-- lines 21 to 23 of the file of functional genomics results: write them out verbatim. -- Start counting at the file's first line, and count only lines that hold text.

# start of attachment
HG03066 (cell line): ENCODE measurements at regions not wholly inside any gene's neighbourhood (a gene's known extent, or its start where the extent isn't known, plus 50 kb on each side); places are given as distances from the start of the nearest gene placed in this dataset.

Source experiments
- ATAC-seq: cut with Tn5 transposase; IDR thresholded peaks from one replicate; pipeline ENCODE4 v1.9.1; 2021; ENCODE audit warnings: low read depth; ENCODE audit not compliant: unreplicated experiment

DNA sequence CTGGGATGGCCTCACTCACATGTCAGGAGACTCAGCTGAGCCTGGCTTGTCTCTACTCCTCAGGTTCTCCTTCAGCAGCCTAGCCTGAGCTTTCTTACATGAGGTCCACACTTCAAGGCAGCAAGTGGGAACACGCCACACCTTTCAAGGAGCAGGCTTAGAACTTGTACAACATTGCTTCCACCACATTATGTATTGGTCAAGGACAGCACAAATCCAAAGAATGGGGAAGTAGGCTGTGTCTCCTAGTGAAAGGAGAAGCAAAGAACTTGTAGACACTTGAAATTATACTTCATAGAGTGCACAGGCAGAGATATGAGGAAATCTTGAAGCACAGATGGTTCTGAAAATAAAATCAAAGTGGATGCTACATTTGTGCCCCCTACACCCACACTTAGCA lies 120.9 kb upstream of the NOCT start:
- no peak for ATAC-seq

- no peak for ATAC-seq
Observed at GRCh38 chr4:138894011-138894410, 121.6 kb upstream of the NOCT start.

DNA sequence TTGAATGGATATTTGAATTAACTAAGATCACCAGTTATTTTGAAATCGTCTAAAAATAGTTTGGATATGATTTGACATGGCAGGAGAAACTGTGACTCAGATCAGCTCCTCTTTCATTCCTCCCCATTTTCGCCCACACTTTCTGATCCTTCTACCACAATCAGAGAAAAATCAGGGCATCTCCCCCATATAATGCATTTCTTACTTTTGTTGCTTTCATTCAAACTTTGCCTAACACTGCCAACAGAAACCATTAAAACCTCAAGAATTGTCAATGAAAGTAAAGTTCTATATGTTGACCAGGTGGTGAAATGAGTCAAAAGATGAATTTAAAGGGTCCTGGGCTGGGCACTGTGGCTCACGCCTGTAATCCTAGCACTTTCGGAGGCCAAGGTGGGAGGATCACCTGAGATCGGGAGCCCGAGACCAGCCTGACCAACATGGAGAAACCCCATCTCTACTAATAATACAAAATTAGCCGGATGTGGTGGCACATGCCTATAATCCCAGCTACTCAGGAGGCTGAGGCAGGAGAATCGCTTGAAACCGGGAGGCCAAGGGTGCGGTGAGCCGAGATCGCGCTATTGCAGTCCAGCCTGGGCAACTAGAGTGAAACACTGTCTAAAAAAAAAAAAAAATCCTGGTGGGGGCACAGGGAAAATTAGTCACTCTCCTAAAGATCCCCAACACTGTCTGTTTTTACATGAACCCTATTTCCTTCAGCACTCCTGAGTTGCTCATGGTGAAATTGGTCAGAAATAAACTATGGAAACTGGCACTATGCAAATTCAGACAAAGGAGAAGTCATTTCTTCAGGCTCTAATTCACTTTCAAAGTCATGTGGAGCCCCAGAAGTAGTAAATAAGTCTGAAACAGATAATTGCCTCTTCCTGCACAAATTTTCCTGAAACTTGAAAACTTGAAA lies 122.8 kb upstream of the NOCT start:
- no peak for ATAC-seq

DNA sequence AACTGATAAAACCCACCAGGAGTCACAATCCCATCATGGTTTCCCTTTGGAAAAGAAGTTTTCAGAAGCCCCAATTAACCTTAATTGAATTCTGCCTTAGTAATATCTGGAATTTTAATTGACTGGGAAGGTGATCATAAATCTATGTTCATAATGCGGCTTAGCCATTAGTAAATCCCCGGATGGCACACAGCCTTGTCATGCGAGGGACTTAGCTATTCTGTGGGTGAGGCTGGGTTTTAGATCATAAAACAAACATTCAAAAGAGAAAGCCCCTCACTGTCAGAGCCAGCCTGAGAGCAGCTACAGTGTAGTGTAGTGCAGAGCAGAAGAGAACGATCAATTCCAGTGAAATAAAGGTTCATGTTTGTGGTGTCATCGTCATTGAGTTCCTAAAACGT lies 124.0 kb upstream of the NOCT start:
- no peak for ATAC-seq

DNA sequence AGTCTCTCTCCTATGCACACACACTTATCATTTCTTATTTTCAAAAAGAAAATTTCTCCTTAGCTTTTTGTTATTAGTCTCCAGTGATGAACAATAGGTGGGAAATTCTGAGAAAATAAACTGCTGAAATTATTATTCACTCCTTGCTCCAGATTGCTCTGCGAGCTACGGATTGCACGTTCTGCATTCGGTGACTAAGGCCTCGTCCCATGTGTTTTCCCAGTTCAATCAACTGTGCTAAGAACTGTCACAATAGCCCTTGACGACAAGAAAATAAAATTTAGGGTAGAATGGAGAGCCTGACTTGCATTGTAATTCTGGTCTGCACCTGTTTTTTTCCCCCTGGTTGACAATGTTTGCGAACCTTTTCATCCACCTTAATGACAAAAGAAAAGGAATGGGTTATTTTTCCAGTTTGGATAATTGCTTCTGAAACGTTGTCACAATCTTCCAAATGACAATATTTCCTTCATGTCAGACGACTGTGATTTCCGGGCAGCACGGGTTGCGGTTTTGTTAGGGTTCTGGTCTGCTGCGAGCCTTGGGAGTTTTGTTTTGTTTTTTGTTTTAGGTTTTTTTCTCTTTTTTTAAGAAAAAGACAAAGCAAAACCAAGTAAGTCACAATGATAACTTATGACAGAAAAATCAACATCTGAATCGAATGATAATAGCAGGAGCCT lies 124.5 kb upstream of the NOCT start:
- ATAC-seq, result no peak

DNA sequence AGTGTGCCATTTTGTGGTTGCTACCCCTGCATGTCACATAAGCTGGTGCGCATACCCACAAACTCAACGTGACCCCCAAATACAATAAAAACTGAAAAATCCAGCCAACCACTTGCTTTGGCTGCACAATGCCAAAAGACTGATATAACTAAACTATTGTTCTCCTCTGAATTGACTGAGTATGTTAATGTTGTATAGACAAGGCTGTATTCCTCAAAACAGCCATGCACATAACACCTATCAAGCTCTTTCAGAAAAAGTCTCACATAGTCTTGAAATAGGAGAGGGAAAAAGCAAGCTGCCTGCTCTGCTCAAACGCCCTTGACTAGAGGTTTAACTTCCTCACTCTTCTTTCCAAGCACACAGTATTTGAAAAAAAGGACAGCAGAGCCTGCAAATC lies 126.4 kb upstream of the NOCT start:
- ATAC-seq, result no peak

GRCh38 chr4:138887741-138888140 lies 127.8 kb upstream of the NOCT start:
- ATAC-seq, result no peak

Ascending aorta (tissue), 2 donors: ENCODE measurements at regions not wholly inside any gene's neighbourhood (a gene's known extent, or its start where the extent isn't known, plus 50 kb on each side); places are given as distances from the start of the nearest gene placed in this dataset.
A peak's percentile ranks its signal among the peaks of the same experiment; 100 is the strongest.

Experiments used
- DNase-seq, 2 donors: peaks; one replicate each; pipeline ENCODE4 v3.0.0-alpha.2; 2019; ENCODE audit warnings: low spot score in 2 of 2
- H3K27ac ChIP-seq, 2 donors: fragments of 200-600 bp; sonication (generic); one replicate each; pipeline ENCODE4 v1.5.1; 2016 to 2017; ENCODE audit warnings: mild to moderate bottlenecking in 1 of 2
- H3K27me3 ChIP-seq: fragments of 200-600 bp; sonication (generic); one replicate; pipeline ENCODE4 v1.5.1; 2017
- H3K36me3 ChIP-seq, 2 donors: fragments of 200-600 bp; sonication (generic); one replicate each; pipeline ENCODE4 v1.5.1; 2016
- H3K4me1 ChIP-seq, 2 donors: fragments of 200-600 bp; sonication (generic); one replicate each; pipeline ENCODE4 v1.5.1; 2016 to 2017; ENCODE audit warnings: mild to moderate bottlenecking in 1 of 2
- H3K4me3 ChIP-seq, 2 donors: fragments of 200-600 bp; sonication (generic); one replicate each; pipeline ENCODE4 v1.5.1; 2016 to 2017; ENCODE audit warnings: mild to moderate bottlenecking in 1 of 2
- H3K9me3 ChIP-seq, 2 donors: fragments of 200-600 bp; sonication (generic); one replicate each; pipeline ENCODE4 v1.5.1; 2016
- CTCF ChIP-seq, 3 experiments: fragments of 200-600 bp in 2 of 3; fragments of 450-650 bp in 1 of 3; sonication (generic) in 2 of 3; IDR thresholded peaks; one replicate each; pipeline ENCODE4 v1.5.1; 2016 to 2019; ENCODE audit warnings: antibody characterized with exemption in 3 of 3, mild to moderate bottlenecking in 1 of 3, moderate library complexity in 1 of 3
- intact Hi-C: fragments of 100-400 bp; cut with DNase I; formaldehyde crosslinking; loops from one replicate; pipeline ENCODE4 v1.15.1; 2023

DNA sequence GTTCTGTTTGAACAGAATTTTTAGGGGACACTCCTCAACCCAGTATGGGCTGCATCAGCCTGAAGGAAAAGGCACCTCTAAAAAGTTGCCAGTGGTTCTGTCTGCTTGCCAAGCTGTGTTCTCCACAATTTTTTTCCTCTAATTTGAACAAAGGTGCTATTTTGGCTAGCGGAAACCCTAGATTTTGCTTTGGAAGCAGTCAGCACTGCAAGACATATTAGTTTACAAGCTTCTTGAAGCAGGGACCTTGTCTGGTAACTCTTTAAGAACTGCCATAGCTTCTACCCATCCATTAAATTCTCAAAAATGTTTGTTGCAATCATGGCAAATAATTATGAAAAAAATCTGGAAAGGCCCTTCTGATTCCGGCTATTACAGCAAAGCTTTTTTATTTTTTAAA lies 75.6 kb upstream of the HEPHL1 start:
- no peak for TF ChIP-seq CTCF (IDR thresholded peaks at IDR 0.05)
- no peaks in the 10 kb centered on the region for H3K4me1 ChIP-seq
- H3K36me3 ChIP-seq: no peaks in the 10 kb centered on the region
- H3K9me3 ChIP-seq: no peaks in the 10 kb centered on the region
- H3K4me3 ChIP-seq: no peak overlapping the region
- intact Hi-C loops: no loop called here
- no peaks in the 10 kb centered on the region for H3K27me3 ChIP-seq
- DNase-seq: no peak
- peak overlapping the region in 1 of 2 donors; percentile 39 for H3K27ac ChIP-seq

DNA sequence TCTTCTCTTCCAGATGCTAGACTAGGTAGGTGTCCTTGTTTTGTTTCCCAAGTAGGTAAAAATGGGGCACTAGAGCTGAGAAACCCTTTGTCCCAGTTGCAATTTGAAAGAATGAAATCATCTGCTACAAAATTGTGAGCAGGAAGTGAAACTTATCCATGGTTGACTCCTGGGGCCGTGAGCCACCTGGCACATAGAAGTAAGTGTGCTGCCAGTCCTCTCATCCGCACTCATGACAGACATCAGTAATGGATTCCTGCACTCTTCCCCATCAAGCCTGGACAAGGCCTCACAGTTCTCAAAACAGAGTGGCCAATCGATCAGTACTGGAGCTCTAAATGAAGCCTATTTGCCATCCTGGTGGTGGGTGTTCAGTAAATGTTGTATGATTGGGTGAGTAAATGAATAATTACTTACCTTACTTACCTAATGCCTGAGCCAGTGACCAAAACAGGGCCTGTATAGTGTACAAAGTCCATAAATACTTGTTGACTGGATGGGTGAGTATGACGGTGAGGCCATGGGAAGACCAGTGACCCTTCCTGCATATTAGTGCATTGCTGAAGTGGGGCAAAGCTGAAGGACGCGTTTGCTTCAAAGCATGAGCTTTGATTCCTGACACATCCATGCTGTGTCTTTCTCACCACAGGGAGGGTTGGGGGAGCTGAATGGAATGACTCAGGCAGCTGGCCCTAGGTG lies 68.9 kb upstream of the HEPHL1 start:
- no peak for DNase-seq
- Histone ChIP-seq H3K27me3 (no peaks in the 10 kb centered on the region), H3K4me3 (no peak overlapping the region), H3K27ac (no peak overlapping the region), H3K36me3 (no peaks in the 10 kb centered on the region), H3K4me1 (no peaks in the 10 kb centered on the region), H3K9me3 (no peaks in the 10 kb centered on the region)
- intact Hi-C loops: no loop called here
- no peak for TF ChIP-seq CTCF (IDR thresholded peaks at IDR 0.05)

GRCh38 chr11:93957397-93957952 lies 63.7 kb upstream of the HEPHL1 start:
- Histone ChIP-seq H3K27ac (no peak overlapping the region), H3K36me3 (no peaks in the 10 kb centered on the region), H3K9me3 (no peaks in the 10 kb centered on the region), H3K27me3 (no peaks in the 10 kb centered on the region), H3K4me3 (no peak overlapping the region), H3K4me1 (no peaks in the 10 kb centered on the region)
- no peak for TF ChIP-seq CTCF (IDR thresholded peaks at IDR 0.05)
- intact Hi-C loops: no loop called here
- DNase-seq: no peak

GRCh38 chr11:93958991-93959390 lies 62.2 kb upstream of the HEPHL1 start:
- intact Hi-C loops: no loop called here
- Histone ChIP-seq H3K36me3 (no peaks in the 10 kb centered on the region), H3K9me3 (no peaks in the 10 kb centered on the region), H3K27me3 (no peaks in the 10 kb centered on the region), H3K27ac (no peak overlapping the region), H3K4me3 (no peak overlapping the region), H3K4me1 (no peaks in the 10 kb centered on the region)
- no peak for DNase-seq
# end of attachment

- DNase-seq, 2 donors: peaks; one replicate each; pipeline ENCODE4 v3.0.0-alpha.2; 2019; ENCODE audit warnings: low spot score in 2 of 2
- H3K27ac ChIP-seq, 2 donors: fragments of 200-600 bp; sonication (generic); one replicate each; pipeline ENCODE4 v1.5.1; 2016 to 2017; ENCODE audit warnings: mild to moderate bottlenecking in 1 of 2
- H3K27me3 ChIP-seq: fragments of 200-600 bp; sonication (generic); one replicate; pipeline ENCODE4 v1.5.1; 2017